The Reuters global sports blog
If you were being uncharitable you’d call it a typical scene from a British summer: a few hundred hardy fans braving the cold, the damp and the threat of travel chaos to stay on long after the TV cameras had packed up and watch Andy Murray partner Lleyton Hewitt in a meaningless doubles match at Queen’s.
“Come on Andy!” “Come on Muzzah!” they shouted from deep within their coats and under their blankets but the chants seemed more to encourage themselves on another gloomy evening than for the British number one.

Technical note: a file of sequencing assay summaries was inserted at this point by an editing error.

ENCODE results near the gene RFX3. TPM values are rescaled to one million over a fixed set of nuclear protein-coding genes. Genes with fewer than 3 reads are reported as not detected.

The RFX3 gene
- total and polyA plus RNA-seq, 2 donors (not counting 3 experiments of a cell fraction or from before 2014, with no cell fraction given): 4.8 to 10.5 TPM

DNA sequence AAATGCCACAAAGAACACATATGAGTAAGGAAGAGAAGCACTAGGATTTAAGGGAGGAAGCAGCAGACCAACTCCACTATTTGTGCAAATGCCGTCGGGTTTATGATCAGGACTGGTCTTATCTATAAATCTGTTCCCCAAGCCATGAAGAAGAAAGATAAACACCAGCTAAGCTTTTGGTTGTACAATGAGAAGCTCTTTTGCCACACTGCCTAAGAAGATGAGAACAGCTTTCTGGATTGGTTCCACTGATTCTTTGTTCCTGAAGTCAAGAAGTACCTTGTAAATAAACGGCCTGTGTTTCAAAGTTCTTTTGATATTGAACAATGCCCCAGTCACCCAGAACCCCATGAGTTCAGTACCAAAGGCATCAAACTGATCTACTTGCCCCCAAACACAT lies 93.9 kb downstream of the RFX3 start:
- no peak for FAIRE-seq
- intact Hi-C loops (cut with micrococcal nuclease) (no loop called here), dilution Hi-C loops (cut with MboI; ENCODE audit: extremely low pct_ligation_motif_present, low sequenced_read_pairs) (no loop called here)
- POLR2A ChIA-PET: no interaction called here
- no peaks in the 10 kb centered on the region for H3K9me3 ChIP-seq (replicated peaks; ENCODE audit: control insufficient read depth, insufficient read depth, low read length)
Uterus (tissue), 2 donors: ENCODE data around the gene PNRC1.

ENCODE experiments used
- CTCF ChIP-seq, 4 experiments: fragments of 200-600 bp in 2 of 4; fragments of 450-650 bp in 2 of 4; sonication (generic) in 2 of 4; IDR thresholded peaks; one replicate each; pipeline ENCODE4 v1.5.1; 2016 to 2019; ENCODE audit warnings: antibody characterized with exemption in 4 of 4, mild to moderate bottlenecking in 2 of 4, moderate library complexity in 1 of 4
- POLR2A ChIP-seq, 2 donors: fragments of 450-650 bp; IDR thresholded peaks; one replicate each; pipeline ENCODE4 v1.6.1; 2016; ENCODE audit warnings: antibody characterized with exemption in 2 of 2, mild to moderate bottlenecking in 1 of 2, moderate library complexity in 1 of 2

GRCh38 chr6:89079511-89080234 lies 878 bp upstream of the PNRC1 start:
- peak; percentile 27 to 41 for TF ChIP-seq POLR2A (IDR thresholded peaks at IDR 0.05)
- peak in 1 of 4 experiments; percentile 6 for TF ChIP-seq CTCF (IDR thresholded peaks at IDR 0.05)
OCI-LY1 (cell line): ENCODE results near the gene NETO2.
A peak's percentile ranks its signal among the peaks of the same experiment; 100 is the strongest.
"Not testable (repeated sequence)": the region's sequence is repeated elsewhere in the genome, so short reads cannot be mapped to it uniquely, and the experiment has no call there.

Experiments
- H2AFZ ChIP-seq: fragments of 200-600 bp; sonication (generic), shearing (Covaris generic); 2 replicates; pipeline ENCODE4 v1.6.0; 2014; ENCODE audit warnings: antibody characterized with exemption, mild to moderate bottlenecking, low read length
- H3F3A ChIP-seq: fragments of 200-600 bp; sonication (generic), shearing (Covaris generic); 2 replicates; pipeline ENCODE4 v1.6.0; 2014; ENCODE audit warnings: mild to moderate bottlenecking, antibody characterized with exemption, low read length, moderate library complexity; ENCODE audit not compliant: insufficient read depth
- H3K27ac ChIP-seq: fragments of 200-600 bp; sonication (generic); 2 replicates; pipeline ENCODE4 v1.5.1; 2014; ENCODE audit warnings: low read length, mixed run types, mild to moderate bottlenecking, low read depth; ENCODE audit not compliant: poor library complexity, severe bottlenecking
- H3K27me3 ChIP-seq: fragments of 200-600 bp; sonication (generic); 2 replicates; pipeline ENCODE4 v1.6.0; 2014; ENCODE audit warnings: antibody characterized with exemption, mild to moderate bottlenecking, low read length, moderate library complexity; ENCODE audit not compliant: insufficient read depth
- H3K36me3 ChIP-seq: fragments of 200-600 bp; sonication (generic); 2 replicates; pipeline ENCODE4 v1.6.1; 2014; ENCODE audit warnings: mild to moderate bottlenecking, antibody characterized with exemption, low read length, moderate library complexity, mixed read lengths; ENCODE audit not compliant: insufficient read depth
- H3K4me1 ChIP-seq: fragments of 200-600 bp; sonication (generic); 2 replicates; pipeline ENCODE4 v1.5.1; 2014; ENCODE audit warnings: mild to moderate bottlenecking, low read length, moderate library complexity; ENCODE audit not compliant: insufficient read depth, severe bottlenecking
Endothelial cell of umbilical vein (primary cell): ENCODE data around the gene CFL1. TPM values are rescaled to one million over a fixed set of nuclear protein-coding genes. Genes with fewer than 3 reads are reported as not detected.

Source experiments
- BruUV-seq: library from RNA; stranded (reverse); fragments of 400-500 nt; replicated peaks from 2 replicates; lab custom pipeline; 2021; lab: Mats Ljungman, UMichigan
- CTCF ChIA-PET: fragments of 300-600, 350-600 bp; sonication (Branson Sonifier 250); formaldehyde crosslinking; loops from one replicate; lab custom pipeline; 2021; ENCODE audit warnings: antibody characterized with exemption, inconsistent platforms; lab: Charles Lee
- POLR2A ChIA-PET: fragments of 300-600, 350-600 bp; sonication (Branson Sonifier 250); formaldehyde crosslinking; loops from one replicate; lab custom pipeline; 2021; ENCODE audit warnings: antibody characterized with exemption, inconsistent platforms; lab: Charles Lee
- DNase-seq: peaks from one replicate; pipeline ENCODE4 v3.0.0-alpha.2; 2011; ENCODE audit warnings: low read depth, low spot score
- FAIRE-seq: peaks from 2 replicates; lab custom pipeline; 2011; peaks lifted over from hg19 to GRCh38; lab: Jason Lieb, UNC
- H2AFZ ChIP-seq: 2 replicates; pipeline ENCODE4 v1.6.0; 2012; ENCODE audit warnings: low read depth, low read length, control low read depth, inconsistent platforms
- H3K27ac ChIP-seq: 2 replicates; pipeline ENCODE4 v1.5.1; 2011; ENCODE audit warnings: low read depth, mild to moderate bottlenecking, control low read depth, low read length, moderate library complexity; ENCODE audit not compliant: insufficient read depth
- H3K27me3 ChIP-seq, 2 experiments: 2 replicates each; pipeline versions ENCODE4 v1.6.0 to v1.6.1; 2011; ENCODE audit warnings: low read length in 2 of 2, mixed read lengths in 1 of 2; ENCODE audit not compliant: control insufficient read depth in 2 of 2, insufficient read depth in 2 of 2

In any case, it was all to no avail, as Murray and Hewitt lost 6-4 6-3 to Lukasz Kubot and Oliver Marach in the second round.
It’s easy to see why the fans were prepared to bear the cold, many of them for a second day running, all for a glimpse of Murray before he makes his debut in the main draw. As a singles player, Murray is ranked at number three in the world and is the country’s great hope of a first men’s title at Wimbledon since Fred Perry in 1936.